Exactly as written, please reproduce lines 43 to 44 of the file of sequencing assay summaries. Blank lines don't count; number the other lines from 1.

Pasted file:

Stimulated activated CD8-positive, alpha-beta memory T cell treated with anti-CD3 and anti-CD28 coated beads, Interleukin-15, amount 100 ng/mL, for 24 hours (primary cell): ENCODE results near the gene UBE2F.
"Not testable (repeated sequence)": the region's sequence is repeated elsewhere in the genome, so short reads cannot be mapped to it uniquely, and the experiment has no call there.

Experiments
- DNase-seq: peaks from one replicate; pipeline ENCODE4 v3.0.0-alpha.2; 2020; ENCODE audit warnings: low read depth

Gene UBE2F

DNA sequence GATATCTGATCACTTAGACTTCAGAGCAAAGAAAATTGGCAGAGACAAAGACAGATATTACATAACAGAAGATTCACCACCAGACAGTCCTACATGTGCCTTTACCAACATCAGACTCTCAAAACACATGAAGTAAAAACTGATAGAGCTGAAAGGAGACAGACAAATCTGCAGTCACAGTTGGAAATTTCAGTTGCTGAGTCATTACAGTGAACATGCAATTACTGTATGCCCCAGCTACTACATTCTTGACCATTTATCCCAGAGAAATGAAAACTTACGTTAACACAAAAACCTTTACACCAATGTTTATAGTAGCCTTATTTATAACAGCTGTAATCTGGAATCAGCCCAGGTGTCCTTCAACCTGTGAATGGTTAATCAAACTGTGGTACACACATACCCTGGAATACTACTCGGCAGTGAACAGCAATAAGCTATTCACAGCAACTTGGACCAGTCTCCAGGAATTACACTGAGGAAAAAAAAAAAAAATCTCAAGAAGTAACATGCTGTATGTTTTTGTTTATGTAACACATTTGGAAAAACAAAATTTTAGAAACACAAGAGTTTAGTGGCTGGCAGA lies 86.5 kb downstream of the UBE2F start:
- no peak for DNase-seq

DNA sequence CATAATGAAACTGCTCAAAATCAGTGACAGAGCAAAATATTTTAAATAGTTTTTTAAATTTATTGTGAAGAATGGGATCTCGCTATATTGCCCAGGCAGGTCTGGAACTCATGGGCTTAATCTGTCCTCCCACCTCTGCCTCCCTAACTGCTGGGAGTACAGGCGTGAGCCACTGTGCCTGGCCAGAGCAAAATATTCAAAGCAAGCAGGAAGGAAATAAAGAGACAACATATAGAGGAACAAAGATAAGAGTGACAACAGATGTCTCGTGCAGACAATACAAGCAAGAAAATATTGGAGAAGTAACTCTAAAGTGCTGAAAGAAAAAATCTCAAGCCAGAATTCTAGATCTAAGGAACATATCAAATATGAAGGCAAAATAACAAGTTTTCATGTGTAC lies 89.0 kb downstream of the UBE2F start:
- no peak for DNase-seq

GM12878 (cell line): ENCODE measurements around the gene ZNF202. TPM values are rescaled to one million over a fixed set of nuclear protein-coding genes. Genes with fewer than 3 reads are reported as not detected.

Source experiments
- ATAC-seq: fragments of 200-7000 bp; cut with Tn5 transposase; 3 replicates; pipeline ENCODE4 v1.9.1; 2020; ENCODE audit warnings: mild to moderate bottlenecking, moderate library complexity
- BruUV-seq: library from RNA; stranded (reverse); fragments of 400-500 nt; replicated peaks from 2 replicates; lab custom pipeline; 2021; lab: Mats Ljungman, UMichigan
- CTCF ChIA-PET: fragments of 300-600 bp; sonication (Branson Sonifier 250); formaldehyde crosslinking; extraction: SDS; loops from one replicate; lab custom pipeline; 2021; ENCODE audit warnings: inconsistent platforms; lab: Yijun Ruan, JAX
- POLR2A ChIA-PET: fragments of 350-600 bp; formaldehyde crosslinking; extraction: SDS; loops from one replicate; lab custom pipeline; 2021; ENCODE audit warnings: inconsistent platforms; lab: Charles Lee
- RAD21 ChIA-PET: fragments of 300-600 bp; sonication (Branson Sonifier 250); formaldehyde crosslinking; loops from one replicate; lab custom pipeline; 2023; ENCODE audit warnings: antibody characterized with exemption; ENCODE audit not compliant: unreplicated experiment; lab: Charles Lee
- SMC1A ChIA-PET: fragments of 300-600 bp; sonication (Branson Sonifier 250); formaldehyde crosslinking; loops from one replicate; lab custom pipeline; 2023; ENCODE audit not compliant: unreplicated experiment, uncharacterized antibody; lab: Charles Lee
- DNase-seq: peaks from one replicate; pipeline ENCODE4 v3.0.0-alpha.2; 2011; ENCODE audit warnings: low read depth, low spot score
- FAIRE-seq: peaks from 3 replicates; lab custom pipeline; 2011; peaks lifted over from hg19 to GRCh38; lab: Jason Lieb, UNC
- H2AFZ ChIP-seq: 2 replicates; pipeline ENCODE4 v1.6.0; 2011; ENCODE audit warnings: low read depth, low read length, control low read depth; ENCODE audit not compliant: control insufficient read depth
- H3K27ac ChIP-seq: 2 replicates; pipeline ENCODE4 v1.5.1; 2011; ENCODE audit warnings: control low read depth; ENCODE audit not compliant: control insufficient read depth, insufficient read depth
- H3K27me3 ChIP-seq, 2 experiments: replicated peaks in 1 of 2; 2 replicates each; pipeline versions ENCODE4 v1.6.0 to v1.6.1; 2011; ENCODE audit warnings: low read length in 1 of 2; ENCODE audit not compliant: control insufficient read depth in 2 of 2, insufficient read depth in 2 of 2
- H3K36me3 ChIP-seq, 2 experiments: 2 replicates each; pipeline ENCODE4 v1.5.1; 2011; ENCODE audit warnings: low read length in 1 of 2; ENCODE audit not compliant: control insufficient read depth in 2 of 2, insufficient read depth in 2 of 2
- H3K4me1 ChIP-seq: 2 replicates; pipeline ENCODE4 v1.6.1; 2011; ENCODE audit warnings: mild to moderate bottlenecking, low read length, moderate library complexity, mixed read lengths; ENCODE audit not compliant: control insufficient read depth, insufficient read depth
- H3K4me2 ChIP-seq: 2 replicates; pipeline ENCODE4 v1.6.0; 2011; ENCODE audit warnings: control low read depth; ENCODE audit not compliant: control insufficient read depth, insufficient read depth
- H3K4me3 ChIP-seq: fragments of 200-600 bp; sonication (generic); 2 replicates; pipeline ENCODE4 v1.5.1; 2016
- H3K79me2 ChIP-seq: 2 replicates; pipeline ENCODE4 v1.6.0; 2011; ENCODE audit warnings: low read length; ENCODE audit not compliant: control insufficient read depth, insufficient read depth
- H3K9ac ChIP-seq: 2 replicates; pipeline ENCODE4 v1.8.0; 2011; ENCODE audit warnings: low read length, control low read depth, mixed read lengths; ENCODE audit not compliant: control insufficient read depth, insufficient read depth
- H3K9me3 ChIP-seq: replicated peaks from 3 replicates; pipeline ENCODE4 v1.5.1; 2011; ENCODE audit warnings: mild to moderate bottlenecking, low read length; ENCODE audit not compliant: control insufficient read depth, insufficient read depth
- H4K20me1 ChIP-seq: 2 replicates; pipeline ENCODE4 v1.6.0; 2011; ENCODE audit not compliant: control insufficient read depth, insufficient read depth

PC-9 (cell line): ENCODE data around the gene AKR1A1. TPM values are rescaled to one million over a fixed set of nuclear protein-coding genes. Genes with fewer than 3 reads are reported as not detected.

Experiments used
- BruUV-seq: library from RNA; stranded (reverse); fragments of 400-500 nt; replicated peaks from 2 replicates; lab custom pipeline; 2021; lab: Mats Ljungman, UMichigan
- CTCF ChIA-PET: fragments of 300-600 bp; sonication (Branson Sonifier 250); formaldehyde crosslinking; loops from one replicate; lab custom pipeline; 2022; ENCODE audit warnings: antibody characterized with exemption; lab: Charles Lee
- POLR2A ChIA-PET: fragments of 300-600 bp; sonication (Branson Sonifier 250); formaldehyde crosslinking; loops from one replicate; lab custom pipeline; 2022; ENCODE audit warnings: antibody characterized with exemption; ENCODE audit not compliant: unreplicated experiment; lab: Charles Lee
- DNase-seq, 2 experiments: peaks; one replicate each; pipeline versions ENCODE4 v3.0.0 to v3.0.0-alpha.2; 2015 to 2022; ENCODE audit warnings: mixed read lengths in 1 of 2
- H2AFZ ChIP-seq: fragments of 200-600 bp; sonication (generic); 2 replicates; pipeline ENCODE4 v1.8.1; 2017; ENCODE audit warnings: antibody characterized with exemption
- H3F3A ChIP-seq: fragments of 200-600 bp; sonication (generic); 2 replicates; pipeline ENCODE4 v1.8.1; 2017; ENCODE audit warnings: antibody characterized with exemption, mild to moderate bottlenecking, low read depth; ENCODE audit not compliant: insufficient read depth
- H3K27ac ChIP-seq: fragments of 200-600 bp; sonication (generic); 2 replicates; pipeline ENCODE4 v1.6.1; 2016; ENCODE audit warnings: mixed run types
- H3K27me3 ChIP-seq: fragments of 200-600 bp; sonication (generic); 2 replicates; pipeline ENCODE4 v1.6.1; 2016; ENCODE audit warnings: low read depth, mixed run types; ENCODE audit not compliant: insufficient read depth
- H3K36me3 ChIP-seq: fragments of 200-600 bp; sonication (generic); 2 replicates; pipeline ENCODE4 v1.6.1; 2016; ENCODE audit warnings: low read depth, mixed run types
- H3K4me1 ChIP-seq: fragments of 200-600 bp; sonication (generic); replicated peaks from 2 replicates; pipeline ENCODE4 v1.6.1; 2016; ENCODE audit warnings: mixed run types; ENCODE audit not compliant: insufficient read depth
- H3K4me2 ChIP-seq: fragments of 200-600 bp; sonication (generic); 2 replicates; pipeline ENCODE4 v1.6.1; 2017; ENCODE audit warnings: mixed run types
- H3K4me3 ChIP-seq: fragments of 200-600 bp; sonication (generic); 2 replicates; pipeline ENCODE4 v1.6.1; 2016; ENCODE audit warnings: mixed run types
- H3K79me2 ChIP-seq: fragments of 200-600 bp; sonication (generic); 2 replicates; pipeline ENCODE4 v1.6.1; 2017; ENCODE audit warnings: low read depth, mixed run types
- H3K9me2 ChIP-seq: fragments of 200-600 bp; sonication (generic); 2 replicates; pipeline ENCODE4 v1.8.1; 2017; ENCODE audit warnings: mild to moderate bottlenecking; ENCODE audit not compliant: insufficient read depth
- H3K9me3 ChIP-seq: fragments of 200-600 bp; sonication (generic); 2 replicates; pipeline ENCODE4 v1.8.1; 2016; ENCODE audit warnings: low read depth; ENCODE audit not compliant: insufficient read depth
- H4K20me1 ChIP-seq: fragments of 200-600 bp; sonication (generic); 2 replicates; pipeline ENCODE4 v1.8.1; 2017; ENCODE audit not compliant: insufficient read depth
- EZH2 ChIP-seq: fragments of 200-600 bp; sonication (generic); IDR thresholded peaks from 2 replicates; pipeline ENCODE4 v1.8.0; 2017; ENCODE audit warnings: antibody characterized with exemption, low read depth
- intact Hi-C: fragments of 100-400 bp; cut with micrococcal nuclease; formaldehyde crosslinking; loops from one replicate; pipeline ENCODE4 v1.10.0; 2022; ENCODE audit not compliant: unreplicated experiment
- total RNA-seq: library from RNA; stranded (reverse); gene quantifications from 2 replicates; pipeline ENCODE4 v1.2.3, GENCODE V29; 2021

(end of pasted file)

- H3K4me2 ChIP-seq: fragments of 200-600 bp; sonication (generic); 2 replicates; pipeline ENCODE4 v1.6.1; 2017; ENCODE audit warnings: mixed run types
- H3K4me3 ChIP-seq: fragments of 200-600 bp; sonication (generic); 2 replicates; pipeline ENCODE4 v1.6.1; 2016; ENCODE audit warnings: mixed run types